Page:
An expat’s perspective on health care and immigration

BNH-Hospital-bangkok-premium-clinic-thailand-ogocare-2

BNH, the hospital in central Bangkok where I have received annual check-ups.

Technically, I am not an immigrant, though I make my home in Cambodia.  I have only a mailing address in the United States.

What I am is a retired expat whose year-to-year visa allows him to reside in Phnom Penh, where my savings go far indeed.  It is a good life, but it is one without a citizen’s rights (such as they are in Cambodia) and without dependable medical care.

Fortunately, I am an expat in excellent health now into his 70s.  Should I develop problems, the quality of my medical care here generally is suspect and its cost would be prohibitive for anything serious.

You see, I am uninsured outside the United States.  Even if coverage were obtainable from a reputable firm at my age Continue reading

I digress: Some Americans respond selfishly to election

american-flag-3Consider this post from an expat I do not know in response to a rant on Facebook today:

So happy I’m living in France. So happy I’m living in France. So happy I’m living in France.

Which of the four candidates I favor for U.S. president is beside the point of this post, but let me say that the foregoing quote is one of the milder reactions I have seen especially to the possibility of Donald Trump’s winning the election over Hillary Clinton.

Even as an expat myself, I confess to feeling holier than those who fantasize about leaving their country behind for what I contend is the wrong reason.  They despair of one candidate or another leading a nation of more a third of a billion persons and, not incidentally, the whole free world.  They seem to think that leaving will improve their lives . . . and theirs alone.

Those who talk about quitting the United States seem to overlook at least four things: Continue reading

Phnom Penh, I’ve grown accustomed to your place

monks

Monks on morning rounds seeking alms and chanting harmoniously when receiving them.

We had walked for the exercise for approximately an hour to the Riverside neighborhood, much favored by tourists and other expats, early one morning.

Our reward was atypically complete breakfasts of eggs benedict with smoked salmon for one of us and a Spanish omelette for the other at a total cost of $8 including juice, fruit and a portion of a baguette.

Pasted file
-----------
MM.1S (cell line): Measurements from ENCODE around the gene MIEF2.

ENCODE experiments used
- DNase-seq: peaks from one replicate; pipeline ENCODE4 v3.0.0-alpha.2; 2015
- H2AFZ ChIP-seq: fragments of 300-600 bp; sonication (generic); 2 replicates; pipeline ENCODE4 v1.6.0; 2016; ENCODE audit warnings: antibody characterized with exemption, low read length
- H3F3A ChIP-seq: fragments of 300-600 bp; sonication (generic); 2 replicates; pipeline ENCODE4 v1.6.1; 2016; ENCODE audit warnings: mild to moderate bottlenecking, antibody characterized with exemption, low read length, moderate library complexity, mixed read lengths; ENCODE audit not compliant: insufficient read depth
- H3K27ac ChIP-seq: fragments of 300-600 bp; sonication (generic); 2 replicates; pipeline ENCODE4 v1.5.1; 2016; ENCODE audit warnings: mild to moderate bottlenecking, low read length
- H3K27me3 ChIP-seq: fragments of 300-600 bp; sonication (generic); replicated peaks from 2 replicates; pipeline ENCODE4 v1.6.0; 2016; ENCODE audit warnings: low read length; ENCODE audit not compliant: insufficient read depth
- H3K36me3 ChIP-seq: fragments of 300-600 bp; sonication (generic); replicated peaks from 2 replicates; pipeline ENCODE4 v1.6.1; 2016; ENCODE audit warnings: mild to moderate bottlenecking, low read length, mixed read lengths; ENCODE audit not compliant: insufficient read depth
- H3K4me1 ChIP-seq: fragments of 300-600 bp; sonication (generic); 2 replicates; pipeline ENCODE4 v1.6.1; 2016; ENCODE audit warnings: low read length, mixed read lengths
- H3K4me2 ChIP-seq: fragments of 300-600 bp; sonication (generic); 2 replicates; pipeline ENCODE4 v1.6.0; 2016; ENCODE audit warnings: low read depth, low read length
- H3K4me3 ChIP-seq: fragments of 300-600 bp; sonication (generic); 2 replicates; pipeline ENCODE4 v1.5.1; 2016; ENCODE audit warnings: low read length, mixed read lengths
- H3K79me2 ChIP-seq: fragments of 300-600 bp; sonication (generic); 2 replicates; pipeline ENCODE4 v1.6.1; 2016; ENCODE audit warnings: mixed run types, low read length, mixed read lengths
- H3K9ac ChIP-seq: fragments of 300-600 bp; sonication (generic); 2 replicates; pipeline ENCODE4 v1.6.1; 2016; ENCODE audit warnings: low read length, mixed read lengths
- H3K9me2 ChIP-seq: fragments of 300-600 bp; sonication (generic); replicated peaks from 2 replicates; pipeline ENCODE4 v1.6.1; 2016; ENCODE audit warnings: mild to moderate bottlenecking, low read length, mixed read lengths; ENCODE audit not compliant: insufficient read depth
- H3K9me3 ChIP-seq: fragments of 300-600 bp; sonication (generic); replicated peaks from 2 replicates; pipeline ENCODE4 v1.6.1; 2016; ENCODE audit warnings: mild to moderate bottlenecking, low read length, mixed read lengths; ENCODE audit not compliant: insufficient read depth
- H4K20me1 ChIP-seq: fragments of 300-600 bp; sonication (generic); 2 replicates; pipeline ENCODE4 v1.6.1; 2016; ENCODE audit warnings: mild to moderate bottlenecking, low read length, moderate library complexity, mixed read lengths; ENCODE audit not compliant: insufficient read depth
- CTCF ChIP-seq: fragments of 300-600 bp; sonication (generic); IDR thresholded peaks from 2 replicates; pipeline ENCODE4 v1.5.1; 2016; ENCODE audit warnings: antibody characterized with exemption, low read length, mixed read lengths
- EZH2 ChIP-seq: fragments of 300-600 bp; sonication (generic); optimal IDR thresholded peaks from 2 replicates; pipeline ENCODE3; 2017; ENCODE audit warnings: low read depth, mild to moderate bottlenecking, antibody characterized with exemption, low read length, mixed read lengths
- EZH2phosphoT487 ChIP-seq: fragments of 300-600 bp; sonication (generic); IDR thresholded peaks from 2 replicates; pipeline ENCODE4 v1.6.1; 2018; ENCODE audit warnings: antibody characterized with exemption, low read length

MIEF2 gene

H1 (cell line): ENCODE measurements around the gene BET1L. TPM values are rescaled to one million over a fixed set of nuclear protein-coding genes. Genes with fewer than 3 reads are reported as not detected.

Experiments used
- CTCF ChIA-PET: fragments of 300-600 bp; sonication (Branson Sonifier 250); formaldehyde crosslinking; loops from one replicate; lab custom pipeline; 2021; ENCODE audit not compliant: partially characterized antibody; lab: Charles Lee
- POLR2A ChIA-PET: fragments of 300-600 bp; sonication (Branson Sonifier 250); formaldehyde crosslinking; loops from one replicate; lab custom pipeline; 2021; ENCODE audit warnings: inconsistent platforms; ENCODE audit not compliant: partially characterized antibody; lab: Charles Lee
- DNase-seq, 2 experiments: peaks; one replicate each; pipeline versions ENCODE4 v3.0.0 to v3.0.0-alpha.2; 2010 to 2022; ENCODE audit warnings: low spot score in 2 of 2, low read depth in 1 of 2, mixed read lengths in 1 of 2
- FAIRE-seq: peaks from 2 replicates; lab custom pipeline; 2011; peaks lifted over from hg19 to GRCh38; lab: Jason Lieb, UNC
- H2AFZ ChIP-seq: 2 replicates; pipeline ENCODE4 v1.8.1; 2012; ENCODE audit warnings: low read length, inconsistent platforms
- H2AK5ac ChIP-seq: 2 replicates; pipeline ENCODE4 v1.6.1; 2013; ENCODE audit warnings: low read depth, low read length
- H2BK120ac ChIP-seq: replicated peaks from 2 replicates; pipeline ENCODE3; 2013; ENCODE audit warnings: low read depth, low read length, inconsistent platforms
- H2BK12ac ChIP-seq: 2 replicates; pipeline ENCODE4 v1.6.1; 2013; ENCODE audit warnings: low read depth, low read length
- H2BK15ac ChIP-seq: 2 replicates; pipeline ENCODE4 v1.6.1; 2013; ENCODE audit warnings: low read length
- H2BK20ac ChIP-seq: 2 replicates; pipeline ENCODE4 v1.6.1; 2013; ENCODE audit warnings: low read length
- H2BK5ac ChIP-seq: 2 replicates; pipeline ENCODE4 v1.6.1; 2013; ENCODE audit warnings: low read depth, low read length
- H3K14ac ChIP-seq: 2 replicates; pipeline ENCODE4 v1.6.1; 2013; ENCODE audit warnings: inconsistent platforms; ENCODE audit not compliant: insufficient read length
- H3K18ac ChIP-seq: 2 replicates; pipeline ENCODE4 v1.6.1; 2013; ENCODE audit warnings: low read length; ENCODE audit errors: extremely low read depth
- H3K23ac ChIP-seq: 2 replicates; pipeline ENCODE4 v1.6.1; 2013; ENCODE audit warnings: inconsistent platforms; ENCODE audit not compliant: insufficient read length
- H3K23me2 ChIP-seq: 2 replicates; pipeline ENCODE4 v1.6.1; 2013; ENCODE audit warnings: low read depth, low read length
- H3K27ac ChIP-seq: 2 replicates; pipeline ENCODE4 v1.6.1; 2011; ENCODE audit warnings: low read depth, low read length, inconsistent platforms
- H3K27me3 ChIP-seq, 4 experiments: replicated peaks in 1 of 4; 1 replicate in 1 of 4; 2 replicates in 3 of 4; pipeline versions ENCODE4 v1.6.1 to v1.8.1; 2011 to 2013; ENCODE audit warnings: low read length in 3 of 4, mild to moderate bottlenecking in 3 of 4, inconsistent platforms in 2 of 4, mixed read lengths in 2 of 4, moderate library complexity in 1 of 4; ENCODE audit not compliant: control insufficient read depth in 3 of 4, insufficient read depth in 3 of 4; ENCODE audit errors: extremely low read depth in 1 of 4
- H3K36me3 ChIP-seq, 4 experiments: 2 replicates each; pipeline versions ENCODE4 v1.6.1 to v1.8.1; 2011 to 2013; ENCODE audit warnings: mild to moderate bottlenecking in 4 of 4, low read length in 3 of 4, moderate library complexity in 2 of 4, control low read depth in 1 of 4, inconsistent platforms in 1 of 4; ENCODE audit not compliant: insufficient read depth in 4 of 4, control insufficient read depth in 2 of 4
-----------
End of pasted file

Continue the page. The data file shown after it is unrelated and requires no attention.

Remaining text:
We were enjoying our food in a small restaurant that has its open front facing the river called Tonle Sap when my friend Amanda idly spoke of Continue reading

Why study a language that only 15 million speak?

khmer sign

The language of Cambodia, called “Khmer” and usually pronounced K-mye, is hardly heard around the world.  No one who doesn’t live here needs to speak, understand or write it.

It happens that I have an aptitude for language.  I can get along somewhat in French and Spanish (the latter sadly falling into disuse now that I have left New York) perhaps because I took the not unusual path in olden times of studying Latin for a year or two in junior high school.

Thus did I decide to pick up a little Khmer when I decided last year to move to Phnom Penh. With echoes of the Ugly American reverberating in my brain, I considered it appropriate to study the language if I was to be a resident of the country.

Not to learn the language struck me then and strikes me now as arrogant.

The irony is that Continue reading

It turns out that we are not all in the same boat

This woman makes a point of not looking at me -- or her husband.

This woman makes a point of not looking at me — or her husband — at Brown coffee house.

On the long list of my misapprehensions about moving to Cambodia was the belief that all expats perceived each other as being in the same club.

Walking down the street, sharing a table at the coffee house or encountering each other in a restaurant, I assumed there was a common connection that would produce at minimum a nod or smile of recognition. Silly me.

Unfriendly man

One unfriendly face. . .

Although it is true that Continue reading

Reflections on three weeks of travel in Cambodia

A major artery in the capital city of Phnom Penh (click to enlarge photos)

Among the numerous images that I have retained from my recent travels in Cambodia are two indelible ones.

Those impressions involve a family in the seacoast city of Sihanoukville on the one hand and, on the other, works of tourist art in sprawling markets as well as in hotel rooms and lobbies.

In a country of grinding poverty, there is no avoiding beggars, child laborers, individuals asleep where they work or on the street, shop after shop that literally is a hole in the wall, and one-room hovels that many must call home.

Thanks to Nicholas Kristof’s superior work aimed at ameliorating and his writing on humanity’s deprivations around the world, child labor, sex-trafficking and child abuse cannot be far from one’s thoughts.

What remains engraved in my mind is Continue reading